Veiling in Africa

Veiling in Africa

Edited by Elisha P. Renne
Distribution: World
Publication date: 5/14/2013
Format: paper 248 pages, 8 color illus., 31 b&w illus.
6 x 9
ISBN: 978-0-253-00820-6
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Description

The tradition of the veil, which refers to various cloth coverings of the head, face, and body, has been little studied in Africa, where Islam has been present for more than a thousand years. These lively essays raise questions about what is distinctive about veiling in Africa, what religious histories or practices are reflected in particular uses of the veil, and how styles of veils have changed in response to contemporary events. Together, they explore the diversity of meanings and experiences with the veil, revealing it as both an object of Muslim piety and an expression of glamorous fashion.

Author Bio

Elisha P. Renne is Professor in the Department of Anthropology and the Department for Afroamerican and African Studies at the University of Michigan. She is author of The Politics of Polio in Northern Nigeria (IUP, 2010).

Reviews

"Explores the many meanings and uses of veiling which is so often treated as a monolithic phenomenon emblematic of Islam in different African and African diaspora contexts." —Emma Tarlo, Goldsmiths, University of London

"Although Islam has existed in Africa for more than one thousand years, its influence on material expressive culture (dress, sculpture, painting, architecture) has not been as well explored as indigenous religious and cultural traditions. This volume examines the complex histories, politics, and experiences of wearing Islamic dress in sub-Saharan Africa." —Heather Marie Akou, Indiana University Bloomington

"This is an exciting and strong collection of original research on women’s—and men’s—veiling practices in a range of African Muslim settings and the social and religious discourses that accompany changes in dress over time. Taken as a whole, it offers a fascinating overview of African Muslim interpretations of theological debates about 'the veil' and gender relations in Muslim societies while illustrating some of the particular accommodations adopted by African women." —
International Journal of African Historical Studies

"[T]he value of this volume is in its detailed coverage of veiling manifestations in Africa, which indeed fills a descriptive gap. It also explores diverse meanings of veiling, which are added to our understanding of the phenomenon." —Africa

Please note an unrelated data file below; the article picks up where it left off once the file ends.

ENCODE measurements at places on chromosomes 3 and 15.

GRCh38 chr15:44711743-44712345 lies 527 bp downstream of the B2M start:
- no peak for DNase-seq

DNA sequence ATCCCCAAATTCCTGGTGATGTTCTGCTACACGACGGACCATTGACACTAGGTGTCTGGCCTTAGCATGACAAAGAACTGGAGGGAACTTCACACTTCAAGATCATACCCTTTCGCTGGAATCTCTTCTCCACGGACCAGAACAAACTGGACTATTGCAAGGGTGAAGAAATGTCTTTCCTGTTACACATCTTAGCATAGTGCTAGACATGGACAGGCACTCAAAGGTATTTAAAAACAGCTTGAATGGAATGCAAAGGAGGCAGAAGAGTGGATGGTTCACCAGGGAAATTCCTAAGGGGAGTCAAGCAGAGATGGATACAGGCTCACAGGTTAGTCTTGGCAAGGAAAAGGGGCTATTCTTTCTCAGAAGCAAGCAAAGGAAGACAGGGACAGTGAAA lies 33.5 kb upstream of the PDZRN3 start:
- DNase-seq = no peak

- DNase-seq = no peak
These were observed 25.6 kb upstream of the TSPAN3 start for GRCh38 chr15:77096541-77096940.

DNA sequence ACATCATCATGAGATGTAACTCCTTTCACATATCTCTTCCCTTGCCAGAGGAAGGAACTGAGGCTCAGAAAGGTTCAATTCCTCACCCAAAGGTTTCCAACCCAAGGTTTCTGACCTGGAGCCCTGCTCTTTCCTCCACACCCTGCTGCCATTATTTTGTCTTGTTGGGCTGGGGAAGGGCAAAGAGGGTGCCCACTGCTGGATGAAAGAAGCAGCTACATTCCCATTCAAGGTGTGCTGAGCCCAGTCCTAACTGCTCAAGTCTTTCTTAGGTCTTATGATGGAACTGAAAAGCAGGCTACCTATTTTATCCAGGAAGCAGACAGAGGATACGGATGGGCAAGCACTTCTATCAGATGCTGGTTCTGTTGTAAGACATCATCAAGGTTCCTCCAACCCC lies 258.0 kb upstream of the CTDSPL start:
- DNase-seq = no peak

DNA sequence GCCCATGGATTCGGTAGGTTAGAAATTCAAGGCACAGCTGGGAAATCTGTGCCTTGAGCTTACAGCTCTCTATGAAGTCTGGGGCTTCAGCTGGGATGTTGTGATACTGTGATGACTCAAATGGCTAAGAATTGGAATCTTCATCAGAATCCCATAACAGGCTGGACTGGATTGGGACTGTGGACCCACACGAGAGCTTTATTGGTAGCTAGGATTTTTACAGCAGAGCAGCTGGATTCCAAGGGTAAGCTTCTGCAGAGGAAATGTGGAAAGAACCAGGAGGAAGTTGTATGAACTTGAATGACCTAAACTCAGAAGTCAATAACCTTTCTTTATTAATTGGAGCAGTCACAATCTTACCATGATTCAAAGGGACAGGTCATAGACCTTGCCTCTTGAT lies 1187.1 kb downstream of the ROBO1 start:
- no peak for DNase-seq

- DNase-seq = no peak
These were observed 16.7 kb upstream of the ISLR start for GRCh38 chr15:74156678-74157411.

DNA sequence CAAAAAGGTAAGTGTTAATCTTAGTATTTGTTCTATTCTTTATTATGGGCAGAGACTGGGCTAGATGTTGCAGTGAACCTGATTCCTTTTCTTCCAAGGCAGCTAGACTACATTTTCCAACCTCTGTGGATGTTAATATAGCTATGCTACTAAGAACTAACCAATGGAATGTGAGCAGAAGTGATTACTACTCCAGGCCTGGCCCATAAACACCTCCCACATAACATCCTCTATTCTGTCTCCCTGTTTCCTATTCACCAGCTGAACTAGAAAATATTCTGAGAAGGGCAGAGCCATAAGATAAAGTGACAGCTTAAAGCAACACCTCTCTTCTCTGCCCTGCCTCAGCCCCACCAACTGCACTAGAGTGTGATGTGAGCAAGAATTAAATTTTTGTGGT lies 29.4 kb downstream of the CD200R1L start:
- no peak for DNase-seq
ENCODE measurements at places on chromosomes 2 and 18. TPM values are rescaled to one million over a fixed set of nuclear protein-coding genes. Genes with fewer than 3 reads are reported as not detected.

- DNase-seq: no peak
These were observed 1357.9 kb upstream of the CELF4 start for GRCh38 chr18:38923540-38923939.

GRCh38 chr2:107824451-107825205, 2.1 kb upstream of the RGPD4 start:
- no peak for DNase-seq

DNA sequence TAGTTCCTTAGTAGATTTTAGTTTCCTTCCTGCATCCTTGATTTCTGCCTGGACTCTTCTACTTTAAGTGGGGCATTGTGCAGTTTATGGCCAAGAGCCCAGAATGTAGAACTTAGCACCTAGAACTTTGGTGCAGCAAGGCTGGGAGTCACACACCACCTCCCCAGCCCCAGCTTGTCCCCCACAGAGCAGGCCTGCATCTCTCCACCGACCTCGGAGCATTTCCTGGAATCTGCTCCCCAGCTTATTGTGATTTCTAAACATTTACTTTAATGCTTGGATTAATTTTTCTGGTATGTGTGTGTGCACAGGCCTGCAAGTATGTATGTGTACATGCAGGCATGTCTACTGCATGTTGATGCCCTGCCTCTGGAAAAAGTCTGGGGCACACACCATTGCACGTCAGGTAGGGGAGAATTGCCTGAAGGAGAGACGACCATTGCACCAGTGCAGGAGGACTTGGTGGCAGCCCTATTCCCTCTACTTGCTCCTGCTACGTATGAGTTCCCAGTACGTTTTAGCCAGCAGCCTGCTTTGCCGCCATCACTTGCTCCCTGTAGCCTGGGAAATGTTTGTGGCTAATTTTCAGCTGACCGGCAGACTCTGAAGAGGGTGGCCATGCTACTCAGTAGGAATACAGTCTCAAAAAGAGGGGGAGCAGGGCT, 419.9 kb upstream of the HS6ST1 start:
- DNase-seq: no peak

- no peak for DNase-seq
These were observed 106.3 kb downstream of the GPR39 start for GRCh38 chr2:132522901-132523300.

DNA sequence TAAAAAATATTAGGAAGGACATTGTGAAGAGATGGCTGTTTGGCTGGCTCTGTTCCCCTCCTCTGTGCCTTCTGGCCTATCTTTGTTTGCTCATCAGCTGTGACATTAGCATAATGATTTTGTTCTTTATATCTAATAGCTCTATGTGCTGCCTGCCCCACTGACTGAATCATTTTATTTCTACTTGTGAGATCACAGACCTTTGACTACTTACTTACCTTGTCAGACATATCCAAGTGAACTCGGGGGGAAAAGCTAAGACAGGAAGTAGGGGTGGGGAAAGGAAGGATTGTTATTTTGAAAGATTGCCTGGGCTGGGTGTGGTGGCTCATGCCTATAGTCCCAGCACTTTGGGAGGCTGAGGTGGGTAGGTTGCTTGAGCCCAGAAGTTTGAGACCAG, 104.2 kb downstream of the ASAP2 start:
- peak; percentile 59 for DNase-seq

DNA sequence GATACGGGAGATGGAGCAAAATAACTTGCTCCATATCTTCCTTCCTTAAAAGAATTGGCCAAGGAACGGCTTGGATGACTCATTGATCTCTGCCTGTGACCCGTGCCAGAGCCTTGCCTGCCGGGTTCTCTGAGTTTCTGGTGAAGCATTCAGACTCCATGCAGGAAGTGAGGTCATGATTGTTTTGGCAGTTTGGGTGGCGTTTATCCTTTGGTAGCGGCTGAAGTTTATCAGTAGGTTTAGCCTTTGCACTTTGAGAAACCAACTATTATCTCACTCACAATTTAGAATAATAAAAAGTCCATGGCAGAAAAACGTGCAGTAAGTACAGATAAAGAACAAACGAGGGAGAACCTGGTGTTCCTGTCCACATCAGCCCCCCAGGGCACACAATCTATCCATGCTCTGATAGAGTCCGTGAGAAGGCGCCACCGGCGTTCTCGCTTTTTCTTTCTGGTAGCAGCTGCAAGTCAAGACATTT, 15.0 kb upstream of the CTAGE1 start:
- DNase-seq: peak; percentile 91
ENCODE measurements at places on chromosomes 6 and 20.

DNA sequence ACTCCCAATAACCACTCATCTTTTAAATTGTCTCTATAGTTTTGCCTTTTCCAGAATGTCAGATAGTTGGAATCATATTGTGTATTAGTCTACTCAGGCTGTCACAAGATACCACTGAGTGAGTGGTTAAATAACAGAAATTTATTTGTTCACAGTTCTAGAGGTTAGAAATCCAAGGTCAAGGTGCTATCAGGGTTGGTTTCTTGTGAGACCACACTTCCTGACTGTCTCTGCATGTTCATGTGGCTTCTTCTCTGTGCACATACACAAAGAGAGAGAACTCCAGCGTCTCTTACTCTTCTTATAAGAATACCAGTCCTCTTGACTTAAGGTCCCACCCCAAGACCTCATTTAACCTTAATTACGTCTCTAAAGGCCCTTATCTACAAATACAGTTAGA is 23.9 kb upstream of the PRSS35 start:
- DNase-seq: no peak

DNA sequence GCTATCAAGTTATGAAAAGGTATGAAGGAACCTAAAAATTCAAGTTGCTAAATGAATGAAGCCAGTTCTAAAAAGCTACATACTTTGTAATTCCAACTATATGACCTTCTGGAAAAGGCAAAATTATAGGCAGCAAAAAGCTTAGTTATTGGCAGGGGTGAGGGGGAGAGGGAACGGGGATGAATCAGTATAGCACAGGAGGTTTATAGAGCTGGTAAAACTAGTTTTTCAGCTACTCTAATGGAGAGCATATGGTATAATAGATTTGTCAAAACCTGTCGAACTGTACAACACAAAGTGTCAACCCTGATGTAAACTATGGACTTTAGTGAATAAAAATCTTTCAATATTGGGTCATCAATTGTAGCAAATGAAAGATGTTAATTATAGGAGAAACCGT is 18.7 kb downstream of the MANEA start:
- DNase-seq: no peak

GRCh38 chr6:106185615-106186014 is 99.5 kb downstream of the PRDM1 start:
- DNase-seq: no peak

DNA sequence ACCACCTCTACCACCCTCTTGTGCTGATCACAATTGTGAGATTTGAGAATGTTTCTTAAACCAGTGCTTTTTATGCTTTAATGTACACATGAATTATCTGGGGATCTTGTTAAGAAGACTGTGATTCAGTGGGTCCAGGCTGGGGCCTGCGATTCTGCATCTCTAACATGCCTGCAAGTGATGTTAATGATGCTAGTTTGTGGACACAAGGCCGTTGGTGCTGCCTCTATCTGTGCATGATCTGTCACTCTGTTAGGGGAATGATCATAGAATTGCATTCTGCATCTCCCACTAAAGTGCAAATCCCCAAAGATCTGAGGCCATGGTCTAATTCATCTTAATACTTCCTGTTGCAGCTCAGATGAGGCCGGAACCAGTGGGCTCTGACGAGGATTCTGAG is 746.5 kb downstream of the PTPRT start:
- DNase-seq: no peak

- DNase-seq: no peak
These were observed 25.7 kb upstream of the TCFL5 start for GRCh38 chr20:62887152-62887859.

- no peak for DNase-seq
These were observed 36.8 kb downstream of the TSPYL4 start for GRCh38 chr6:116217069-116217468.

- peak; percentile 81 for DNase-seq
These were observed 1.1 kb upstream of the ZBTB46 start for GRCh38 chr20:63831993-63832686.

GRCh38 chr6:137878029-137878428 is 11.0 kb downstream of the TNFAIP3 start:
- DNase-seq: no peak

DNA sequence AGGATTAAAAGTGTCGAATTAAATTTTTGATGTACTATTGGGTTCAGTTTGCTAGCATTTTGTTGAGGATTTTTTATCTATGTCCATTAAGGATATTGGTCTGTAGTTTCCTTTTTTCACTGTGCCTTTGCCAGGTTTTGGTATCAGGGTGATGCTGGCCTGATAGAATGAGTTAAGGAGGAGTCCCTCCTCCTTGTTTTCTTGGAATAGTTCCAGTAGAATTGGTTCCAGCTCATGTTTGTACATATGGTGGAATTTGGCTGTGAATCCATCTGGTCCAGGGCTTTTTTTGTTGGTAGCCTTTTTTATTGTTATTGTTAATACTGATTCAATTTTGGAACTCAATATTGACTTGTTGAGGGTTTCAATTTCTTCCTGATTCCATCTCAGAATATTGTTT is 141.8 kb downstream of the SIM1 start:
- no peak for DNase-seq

"Overall, Veiling in Africa represents a valuable perspective on a less investigated topic that could be very interesting and novel for Western audiences. And, finally, it should be mentioned that in addition to the general readers, this volume could be of interest to anthropologists, psychologists, and sociologists as well as students of these fields who are interested in both African studies and Islamic cultural practices." —African Studies Quarterly

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Table of Contents

Acknowledgments
Introduction: Veiling/Counter-Veiling in sub-Saharan Africa Elisha Renne

Part I. Veiling Histories & Modernities
1. Veiling, Fashion and Social Mobility: A Century of Change in Zanzibar Laura Fair

2. Veiling Without Veils: Modesty and Reserve in Tuareg Cultural Encounters Susan Rasmussen
3. Interwined Veiling Histories in Nigeria Elisha Renne


Part II. Veiling & Fashion
4. Religious Modesty, Fashionable Glamour, and Cultural Text: Veiling in Senegal
Leslie Rabine

5. Modest Bodies, Stylish Selves: Fashioning Virtue in Niger Adeline Masquelier
6. “Should a Good Muslim Cover Her Face?” Pilgrimage, Veiling, and Fundamentalisms in Cameroon José C. M. van Santen


Part III. Veiling/Counter-Veiling
7. Invoking
Hijab: The Power Politics of Spaces and Employment in Nigeria
Hauwa Mahdi

8. “We Grew Up Free but Here We Have to Cover Our Faces”: Veiling among Oromo Refugees in Eastleigh, Kenya Peri M. Klemm

9. Vulnerability Unveiled: Lubna’s Pants and Humanitarian Visibility on the Verge of Sudan’s Secession Amal Hassan Fadlalla

List of Contributors

Index
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